Using Supernovae to Study Cosmology
The RedshiftDistance Test
As a function of redshift, the apparent magnitude of distant objects changes under different cosmologies, for two reasons:
 The shape of space determines how photons spread out as they move outwards (the classic 1/d^{2} effect)
 The expansion history determines how the photons are redshifted.
This can be worked out under different cosmologies to derive a form akin to our regular magnitudedistance expression:
mM = 5logd_{L}(z) 5
where d_{L}(z) is the luminosity distance,
and depends on H_{0}, Omega_{M}, Omega_{L}, and k. We typically plot this using
the distance modulus, not the distance, though (from Carroll and
Ostlie):
If we had an object of fixed brightness  a standard candle  we
could plot its apparent magnitude as a function of distance and work
out the cosmology.
Remember Type Ia supernovae:
the explosion of a ~ 1.4 Msun white dwarf. These are pretty good
approximations to a standard candle, and they are extremely bright.
That's
exactly
what we want to use for the redshiftdistance test.
But are SN Ia's
really
standard candles?
Type Ia supernovae in galaxies w/ Cepheid distances (From Riess etal 2016):
Which gives an average peak absolute magnitude of 19.26 +/ 0.16.
This uncertainty in peak mag includes the distance
uncertainties to the galaxies, so the real dispersion in peak magnitude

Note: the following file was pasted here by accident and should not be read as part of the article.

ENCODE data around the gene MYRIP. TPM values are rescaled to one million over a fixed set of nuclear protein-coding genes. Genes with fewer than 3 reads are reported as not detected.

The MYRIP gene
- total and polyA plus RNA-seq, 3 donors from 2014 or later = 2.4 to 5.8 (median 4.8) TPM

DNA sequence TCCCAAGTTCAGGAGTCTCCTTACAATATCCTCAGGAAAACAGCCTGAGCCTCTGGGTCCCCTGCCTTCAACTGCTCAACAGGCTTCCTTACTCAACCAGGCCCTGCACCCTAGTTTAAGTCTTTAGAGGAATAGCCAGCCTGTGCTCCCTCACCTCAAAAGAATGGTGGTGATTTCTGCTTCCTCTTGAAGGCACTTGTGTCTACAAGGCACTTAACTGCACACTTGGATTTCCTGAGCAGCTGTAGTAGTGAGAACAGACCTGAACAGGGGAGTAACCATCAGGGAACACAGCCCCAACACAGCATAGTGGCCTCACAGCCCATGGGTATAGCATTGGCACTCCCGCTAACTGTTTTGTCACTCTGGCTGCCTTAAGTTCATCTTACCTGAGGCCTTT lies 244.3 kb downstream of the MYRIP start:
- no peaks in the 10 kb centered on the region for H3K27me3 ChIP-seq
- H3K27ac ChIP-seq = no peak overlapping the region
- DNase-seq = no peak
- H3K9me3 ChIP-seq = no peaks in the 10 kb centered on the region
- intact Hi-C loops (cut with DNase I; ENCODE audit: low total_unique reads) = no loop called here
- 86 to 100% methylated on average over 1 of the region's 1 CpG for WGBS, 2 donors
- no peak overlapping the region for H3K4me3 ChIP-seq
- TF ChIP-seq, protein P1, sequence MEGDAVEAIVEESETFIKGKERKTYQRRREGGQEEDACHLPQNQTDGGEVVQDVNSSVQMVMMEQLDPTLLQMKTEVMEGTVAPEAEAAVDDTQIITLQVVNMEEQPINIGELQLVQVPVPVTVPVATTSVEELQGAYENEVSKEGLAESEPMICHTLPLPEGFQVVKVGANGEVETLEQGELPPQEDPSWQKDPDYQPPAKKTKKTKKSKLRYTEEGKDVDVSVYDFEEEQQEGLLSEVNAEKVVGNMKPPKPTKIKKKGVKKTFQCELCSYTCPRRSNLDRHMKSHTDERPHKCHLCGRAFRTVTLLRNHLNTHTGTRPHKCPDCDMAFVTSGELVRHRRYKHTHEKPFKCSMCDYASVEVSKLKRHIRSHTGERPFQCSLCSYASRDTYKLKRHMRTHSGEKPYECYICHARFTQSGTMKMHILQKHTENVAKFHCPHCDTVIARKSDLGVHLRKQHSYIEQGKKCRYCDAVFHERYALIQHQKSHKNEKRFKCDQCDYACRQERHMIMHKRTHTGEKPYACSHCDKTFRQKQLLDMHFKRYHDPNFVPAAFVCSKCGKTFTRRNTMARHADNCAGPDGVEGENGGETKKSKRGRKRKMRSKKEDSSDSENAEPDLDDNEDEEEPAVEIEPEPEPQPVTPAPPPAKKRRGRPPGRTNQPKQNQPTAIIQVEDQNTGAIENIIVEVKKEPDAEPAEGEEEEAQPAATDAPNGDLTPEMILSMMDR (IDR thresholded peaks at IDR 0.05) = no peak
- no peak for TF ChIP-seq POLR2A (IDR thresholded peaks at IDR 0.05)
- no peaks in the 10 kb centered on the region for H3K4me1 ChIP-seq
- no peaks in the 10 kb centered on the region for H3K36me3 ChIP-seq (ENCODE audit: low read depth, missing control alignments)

is even smaller, about 0.1 mags or so. That's a pretty good standard
candle.
But there's a significant drawback to using Type Ia
SNe.
You
gotta find them...
Using supernovae to study cosmology

Take a BIG picture of the sky.

Come back next month and take the same picture.

Compare the two. Differences?

If you find a possible supernova, take a spectrum
of it and
make sure it is a Type Ia SNe.

Also take a spectrum of the galaxy it lives in, to
find its
redshift.

Watch the supernova as it fades, so we can get its
peak apparent
magnitude. This is important  you probably didn't catch it when it
was
at its peak, so we need to fit it to a standard light curve to derive
its
peak magnitude.

Keep doing this so you have a big sample of high
redshift
supernovae. Then compare those supernovae to ones at lower redshift.
Some plots, courtesy of the supernovae
cosmology project at LBL and the high
z supernova search team at CfA:
More recent data: HST discovered supernovae, extending to higher redshift (Riess et al 2007).
In this plot mu=mM, the distance modulus. Curvature in the data is inconsistent with models
that use dust or evolution to explain faintness of highz SNe; instead
it is indicative of the "jerk" in the expansion history when lambda
began to dominate and the universe went from decelerating to
accelerating.